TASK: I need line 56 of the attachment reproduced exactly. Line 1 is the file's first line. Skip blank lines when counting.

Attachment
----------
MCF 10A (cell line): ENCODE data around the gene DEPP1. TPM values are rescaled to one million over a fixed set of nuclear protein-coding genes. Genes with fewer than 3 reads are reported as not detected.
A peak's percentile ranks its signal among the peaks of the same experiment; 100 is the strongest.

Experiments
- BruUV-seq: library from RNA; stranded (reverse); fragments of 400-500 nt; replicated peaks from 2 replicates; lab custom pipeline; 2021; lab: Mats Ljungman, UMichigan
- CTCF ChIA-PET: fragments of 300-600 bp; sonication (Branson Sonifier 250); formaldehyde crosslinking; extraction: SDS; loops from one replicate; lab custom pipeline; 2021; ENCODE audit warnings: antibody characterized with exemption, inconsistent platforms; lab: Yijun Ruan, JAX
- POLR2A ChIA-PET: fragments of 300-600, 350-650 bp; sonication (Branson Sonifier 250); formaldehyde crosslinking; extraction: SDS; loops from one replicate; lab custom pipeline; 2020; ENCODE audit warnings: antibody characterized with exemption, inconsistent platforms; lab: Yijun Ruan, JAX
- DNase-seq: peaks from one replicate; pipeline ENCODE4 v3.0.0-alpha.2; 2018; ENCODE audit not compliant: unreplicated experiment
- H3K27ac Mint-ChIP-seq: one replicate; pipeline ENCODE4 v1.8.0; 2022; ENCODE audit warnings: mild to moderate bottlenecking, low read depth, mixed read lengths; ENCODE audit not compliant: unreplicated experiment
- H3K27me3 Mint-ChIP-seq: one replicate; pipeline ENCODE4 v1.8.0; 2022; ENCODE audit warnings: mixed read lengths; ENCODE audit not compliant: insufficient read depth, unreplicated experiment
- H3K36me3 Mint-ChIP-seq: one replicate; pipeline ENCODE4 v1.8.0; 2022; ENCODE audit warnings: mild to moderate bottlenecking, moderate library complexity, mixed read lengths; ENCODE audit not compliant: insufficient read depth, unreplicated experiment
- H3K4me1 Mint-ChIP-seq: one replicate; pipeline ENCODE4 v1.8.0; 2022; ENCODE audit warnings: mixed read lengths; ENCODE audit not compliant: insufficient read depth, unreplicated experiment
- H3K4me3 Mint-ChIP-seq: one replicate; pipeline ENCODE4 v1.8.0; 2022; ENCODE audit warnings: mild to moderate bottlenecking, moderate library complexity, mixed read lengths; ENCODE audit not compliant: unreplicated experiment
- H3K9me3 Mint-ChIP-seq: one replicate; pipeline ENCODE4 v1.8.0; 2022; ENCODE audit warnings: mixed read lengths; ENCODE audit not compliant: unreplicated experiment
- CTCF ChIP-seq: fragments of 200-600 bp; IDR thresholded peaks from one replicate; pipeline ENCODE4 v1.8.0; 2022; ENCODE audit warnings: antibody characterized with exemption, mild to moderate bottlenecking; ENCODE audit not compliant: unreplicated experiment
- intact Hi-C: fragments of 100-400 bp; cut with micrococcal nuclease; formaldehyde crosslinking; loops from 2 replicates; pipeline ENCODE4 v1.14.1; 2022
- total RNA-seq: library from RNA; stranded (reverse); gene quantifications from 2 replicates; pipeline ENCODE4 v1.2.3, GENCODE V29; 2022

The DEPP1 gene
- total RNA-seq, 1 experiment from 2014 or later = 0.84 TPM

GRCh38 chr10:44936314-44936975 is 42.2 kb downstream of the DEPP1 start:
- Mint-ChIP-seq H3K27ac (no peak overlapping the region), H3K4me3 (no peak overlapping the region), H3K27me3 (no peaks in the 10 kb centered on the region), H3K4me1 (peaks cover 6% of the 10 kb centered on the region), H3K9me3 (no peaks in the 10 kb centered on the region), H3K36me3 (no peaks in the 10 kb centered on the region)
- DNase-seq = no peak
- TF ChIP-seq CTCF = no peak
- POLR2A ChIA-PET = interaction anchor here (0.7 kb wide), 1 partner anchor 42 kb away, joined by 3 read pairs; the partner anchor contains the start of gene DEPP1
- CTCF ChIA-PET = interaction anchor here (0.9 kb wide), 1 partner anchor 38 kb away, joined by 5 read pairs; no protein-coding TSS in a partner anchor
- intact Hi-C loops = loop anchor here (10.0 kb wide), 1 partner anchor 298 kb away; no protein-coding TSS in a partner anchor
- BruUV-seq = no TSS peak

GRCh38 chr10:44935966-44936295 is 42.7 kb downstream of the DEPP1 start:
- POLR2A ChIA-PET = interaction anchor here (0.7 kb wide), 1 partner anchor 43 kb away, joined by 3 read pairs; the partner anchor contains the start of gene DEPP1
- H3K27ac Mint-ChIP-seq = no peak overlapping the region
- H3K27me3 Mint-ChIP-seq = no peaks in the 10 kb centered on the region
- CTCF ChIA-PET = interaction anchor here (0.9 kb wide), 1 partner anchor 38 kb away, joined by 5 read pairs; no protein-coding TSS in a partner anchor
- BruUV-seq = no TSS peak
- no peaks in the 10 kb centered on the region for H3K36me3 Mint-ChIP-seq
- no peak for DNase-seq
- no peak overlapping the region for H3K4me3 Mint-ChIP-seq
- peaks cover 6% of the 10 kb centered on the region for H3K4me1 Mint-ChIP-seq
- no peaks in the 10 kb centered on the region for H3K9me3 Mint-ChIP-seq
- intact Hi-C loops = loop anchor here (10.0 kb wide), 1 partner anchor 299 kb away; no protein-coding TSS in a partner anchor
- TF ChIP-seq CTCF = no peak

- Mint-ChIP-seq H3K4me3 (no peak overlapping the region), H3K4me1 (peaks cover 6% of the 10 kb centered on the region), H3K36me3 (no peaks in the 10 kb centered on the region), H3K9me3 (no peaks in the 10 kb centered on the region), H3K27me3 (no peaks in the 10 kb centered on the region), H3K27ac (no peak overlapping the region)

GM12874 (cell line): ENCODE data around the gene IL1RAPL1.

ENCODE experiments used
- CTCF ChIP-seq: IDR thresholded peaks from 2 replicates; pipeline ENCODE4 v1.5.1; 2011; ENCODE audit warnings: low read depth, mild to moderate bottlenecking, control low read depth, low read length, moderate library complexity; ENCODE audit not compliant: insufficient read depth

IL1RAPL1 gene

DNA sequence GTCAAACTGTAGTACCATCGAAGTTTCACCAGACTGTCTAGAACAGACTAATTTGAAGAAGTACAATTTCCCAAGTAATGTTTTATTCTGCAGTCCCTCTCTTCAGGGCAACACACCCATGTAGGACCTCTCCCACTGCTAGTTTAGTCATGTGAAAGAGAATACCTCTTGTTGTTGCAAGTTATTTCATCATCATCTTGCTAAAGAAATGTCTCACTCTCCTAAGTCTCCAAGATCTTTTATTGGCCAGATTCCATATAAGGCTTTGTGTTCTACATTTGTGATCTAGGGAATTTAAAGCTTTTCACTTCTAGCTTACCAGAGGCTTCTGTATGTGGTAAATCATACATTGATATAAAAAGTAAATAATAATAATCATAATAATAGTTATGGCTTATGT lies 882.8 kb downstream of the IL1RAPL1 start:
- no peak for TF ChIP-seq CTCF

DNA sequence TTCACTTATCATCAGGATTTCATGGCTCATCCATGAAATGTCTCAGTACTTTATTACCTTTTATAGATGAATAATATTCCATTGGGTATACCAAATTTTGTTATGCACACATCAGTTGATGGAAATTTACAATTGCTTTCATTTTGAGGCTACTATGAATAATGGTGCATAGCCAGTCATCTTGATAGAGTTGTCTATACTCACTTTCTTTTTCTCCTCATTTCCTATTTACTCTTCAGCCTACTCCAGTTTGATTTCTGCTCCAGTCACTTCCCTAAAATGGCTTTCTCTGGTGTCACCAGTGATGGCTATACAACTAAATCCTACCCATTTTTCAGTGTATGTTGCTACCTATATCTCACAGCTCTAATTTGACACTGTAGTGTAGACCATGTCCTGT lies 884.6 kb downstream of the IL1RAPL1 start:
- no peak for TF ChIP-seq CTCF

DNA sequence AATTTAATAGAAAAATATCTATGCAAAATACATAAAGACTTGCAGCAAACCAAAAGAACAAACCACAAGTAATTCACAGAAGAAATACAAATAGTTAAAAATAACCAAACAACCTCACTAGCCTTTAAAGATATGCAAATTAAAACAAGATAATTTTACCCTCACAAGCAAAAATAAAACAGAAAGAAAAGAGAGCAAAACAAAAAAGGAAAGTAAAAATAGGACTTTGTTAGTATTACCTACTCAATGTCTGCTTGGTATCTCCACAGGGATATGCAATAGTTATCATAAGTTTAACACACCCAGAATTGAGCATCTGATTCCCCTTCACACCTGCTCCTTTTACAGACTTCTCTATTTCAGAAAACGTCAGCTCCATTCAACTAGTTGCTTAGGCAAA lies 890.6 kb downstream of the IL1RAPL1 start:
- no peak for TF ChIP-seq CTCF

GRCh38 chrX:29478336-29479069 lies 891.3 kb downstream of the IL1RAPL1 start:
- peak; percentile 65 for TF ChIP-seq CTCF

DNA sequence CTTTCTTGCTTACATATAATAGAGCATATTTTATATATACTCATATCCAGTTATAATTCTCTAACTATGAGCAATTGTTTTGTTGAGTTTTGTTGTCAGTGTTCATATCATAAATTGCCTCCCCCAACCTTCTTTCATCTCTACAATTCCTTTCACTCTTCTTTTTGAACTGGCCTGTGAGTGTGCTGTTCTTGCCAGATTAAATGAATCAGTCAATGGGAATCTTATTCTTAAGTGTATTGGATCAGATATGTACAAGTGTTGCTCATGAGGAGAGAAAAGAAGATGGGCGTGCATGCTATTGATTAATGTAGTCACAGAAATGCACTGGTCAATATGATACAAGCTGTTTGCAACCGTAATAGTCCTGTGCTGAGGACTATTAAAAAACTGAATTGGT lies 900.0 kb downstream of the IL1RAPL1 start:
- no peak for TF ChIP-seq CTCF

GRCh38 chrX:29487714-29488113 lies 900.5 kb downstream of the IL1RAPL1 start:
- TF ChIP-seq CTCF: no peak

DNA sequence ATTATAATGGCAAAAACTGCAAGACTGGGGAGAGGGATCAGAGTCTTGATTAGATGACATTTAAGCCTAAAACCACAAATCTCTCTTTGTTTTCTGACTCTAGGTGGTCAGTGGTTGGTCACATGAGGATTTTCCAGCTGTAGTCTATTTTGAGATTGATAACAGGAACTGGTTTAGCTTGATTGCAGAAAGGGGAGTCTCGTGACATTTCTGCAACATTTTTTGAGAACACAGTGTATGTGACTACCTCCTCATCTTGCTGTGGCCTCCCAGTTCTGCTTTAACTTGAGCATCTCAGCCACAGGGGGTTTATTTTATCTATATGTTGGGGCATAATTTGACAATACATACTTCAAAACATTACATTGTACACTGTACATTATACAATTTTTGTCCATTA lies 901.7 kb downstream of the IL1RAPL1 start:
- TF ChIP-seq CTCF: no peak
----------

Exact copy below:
- TF ChIP-seq CTCF: no peak